We all struggle to find places that not only suites the needs of our studying but also our style. As a result, study spaces is highly important for students as it can determine the levels of which a student can concentrate and it can significantly alter the outcome of that study session.

3 places for Individual Studying:
1. Looking for the best place to study alone, away from friends and other distractions? Well look no further! Floors 5 to 7 of the Laurier Library will be your new best-friend in no time if that’s exactly what you want! These floors provide students with individual cubicles where aspiring students can fully concentrate and you are guaranteed to be kept away from any surrounding aliens and fellow golden hawks that you know. These cubicles will accommodate for your style studying from reading and writing to watching online tutorials and/or videos relating to your class work.

2. Quite study rooms in DAWB are open to first come first serve and are located on third, fourth, and fifth floors. Similar to the library, it is open until midnight to students both for individual and group work, though most students use it for individual work. Its style is different from the library cubicles in the sense that it’s more open, tidy, clean, and calm. Also, provides that senses of freedom because of its visibility to other objects and subjects.
3. The Solarium provides much more then the objective of quiet individual studying! The construction of the room provides students the opportunity to study with a view – the outdoors. Through the clear glass windows, one is able to take a break and enjoy the nature’s beauty. If you’re like a bird and must be caged for a while but want your freedom then visit the Solarium and experience it for yourself.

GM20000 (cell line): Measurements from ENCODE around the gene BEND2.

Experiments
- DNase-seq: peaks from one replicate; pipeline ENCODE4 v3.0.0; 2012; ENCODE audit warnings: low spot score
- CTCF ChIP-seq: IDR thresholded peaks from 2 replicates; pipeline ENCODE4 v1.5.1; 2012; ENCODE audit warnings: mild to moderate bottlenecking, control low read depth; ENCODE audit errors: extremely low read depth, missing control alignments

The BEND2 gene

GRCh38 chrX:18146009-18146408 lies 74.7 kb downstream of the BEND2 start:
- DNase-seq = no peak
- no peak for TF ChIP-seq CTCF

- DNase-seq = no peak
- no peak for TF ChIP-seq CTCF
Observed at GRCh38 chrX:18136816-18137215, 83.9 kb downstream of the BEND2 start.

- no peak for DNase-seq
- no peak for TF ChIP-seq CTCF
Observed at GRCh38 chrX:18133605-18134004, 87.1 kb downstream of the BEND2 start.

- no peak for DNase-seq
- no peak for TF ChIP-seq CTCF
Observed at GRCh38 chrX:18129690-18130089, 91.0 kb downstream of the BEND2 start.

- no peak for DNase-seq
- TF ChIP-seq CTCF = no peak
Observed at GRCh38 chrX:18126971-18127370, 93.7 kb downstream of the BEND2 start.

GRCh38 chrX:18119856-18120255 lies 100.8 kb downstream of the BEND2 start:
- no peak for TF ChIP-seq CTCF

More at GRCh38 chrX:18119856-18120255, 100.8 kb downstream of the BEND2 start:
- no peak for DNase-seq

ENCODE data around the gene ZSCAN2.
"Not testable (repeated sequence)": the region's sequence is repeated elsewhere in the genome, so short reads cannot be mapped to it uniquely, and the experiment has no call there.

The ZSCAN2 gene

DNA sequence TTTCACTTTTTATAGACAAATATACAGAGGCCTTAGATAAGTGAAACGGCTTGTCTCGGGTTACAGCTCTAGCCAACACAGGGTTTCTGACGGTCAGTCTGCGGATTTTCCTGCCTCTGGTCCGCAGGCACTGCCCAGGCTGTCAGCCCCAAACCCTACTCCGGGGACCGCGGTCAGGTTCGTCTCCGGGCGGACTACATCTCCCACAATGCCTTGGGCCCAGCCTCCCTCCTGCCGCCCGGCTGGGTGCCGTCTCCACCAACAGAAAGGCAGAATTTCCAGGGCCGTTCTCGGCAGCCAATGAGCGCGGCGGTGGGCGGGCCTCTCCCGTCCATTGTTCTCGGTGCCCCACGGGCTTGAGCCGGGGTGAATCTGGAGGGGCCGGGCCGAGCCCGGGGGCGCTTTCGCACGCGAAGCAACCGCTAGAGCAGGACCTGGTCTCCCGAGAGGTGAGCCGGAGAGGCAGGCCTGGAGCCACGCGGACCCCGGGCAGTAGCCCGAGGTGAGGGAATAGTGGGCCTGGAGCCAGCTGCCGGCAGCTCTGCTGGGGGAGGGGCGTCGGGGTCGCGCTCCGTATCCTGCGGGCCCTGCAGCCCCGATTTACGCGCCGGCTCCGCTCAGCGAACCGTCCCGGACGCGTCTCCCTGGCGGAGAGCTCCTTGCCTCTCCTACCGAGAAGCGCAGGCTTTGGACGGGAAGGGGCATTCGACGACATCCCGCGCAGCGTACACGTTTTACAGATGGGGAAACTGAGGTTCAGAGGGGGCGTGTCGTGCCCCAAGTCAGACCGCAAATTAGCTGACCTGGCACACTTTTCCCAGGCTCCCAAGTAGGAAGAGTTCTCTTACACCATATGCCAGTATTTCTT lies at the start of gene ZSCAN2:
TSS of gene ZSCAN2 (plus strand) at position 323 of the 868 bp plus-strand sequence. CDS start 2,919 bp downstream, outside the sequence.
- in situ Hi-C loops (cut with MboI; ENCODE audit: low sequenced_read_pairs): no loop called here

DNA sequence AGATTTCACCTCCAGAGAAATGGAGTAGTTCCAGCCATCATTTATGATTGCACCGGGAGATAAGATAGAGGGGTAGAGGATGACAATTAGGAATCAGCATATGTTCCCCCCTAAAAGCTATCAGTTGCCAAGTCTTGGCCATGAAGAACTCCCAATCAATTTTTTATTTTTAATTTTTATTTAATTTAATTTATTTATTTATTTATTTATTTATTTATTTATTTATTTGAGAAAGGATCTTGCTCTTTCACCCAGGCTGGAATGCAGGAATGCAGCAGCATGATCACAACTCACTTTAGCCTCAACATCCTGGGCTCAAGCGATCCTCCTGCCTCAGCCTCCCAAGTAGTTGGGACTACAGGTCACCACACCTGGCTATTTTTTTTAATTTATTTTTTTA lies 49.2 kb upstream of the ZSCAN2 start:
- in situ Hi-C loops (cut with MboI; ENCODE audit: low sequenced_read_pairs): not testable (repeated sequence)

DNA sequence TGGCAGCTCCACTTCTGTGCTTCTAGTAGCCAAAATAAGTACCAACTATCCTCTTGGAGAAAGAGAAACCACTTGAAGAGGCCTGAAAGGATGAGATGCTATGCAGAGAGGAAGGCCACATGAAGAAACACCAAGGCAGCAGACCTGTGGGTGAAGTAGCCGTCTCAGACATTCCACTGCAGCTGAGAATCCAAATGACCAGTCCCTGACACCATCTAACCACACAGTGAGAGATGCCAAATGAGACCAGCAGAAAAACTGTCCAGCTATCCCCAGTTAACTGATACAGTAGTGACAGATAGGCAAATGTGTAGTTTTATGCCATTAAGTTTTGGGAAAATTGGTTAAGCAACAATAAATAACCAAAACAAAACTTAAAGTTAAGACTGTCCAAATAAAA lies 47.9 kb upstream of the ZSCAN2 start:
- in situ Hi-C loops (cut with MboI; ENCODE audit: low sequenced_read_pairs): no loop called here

3 Places for Group Work:
1. The 24-Hour Lounge, located in the Fred Nichols Campus Centre is continuously available and open 24 hours. This study lounge is accessible for individual work, group work and available for late night/early morning studying. It has been designed to accommodate all the needs of individual group members by providing group study rooms, computer areas and even couches to take a break or study comfortably. The lounge is located near Laurier’s Wilf’s restaurant and a convenience store so students can grab a bite whilst working away.

2. The Concourse is located centrally on campus and has a lively atmosphere where students can come together to work and not have to worry about being too loud. It allows groups to work without the conscious of being mindful of other students – unlike the Library and Solarium. Therefore, it is not designed only to concentrate on your own work, but also explore, interact, and meet your friends or new people along the way.
3. The newly constructed Lazaridis hall provides a confortable-working environment in a new, modern, state-of-the-art building. Students have the choice to choose between couches and desks to complete their work. Where one can enjoy the aesthetics of the building whilst being able to work with their group. As such, it is designed to be a place of innovation, ideas, and creation – an environment where everyone wants to be!

There are many other areas open for student to utilize for either individual study or group work. So don’t forget to visit Academic buildings with open classroom that are availably during the date such as Bricker Academic, Schelegel, Peters Building and the science atrium.

 

Written by: Latifa Samimi

Who We Are

AUS Laurier is the overarching central hub for student engagement in the Faculty of Arts. Currently supporting over thirty campus clubs, our student-led organization helps foster new initiatives and events to ensure that every Arts student has the opportunity to engage in their passions outside of the classroom. We achieve this through:

Special Initiative Funding

Campus Clubs

Program Associations

Speakers and Events

Academic Advocacy

Undergraduate Arts Journal

Social Innovation Project

Interdepartmental Communication

Clubs

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    Every university has its stereotypes and flaws. If you are or were ever a Laurier student, you’ll totally relate to these:

    1. The fact that they closed down the Tim Hortons at Peter’s

    It was the perfect spot to quickly get coffee and snacks between classes. The line was always a reasonable length and the service was fast. The only other Tims is all the way at science so now we have to travel all the way to the concourse or the library just to get a cup of joe? Pass!

    imgres

    2. The line up at Starbucks between classes  

    Don’t even get me started on that lineup. It. Never. Ends

    imgres

    3. When people talk on silent 7